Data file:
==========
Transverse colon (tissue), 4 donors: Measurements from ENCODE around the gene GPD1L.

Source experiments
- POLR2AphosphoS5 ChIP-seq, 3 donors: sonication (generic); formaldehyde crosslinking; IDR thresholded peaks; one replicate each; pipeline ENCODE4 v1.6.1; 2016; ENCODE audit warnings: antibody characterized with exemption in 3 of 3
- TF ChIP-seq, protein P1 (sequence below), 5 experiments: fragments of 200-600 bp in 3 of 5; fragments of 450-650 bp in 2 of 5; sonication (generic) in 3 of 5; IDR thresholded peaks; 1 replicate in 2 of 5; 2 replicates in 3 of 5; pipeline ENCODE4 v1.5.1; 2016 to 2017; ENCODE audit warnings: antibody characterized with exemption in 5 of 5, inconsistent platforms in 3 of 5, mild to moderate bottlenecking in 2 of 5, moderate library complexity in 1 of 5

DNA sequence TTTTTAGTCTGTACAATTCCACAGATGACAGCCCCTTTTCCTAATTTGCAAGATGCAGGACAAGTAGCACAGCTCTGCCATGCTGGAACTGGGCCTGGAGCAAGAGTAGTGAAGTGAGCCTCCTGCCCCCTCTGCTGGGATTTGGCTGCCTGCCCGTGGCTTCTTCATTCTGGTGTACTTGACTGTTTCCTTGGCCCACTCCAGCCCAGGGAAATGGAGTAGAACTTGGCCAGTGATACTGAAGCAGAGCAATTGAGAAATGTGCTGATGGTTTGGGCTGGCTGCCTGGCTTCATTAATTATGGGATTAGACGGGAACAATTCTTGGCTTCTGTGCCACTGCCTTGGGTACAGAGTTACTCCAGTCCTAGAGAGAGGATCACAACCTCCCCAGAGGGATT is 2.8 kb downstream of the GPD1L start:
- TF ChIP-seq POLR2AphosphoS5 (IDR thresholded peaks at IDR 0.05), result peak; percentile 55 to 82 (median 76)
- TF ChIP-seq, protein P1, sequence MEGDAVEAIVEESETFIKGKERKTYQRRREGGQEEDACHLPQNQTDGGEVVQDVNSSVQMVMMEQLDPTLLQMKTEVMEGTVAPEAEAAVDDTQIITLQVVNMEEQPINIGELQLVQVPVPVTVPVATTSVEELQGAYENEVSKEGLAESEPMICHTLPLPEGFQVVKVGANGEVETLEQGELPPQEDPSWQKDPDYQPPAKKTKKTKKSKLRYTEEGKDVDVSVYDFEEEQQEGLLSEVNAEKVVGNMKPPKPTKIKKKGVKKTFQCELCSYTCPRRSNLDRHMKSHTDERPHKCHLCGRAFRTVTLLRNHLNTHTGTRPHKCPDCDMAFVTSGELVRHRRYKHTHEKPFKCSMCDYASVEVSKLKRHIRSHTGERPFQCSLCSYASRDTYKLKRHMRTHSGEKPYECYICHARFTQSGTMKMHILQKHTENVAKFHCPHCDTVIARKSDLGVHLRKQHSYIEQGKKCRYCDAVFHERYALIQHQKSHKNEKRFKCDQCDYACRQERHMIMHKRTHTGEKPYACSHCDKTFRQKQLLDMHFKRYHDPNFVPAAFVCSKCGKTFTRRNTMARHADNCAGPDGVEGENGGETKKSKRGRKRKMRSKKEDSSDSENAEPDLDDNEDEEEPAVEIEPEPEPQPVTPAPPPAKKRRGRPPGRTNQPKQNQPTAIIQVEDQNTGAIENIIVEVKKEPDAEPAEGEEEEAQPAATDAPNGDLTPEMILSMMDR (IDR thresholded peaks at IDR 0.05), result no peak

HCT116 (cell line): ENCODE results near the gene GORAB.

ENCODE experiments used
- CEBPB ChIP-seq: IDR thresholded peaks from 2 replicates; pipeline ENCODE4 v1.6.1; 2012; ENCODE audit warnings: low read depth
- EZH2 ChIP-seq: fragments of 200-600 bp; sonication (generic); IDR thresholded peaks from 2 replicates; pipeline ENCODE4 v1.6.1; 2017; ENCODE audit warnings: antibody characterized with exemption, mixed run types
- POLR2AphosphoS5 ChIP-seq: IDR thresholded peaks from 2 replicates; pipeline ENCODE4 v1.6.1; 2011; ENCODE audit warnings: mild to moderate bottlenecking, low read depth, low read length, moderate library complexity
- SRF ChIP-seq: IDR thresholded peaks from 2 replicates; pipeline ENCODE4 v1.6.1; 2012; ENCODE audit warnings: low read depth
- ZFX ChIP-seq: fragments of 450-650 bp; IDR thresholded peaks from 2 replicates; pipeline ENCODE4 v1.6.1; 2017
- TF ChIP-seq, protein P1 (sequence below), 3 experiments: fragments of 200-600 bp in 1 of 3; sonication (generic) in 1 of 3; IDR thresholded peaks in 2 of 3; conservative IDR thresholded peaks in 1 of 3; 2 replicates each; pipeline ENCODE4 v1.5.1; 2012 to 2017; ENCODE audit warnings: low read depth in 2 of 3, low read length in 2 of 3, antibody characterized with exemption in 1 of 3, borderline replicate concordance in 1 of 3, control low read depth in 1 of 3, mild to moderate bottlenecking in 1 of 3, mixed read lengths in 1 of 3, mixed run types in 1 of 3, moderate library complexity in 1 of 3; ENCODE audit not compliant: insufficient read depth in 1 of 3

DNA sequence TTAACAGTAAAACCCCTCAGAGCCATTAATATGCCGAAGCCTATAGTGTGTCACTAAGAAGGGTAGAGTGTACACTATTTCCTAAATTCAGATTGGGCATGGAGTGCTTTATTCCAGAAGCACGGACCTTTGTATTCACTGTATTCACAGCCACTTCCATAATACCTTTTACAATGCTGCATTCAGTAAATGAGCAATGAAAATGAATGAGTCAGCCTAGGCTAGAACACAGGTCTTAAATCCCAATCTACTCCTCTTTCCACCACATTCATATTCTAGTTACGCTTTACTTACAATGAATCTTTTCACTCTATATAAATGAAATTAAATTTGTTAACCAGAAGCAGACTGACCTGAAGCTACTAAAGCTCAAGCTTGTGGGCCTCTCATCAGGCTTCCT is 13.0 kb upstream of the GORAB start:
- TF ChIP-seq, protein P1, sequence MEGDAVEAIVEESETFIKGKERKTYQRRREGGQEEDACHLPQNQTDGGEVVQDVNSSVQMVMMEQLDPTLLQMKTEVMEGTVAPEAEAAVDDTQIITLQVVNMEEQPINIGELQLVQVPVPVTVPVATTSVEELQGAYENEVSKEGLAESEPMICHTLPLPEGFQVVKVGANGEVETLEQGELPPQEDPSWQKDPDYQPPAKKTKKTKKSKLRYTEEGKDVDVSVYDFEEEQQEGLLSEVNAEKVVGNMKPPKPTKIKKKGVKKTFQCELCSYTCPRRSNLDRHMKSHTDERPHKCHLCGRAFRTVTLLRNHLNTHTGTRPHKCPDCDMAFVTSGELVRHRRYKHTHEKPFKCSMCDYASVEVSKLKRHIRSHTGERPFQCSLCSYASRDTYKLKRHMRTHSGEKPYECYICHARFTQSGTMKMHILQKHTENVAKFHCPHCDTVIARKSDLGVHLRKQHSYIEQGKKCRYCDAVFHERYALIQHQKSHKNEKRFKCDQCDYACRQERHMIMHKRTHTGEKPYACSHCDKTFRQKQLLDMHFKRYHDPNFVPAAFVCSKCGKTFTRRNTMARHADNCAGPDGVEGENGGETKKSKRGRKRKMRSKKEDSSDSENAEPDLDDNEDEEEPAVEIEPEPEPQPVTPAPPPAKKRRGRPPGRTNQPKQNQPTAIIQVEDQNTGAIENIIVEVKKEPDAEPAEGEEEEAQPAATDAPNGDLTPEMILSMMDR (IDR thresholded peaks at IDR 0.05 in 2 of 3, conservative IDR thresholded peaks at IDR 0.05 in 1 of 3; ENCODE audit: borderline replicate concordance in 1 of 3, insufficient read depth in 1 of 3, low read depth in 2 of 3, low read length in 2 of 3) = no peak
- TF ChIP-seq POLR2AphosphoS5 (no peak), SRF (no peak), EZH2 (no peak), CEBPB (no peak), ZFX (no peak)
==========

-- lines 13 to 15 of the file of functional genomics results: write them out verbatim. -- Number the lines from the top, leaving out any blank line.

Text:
- SRF ChIP-seq: IDR thresholded peaks from 2 replicates; pipeline ENCODE4 v1.6.1; 2012; ENCODE audit warnings: low read depth
- ZFX ChIP-seq: fragments of 450-650 bp; IDR thresholded peaks from 2 replicates; pipeline ENCODE4 v1.6.1; 2017
- TF ChIP-seq, protein P1 (sequence below), 3 experiments: fragments of 200-600 bp in 1 of 3; sonication (generic) in 1 of 3; IDR thresholded peaks in 2 of 3; conservative IDR thresholded peaks in 1 of 3; 2 replicates each; pipeline ENCODE4 v1.5.1; 2012 to 2017; ENCODE audit warnings: low read depth in 2 of 3, low read length in 2 of 3, antibody characterized with exemption in 1 of 3, borderline replicate concordance in 1 of 3, control low read depth in 1 of 3, mild to moderate bottlenecking in 1 of 3, mixed read lengths in 1 of 3, mixed run types in 1 of 3, moderate library complexity in 1 of 3; ENCODE audit not compliant: insufficient read depth in 1 of 3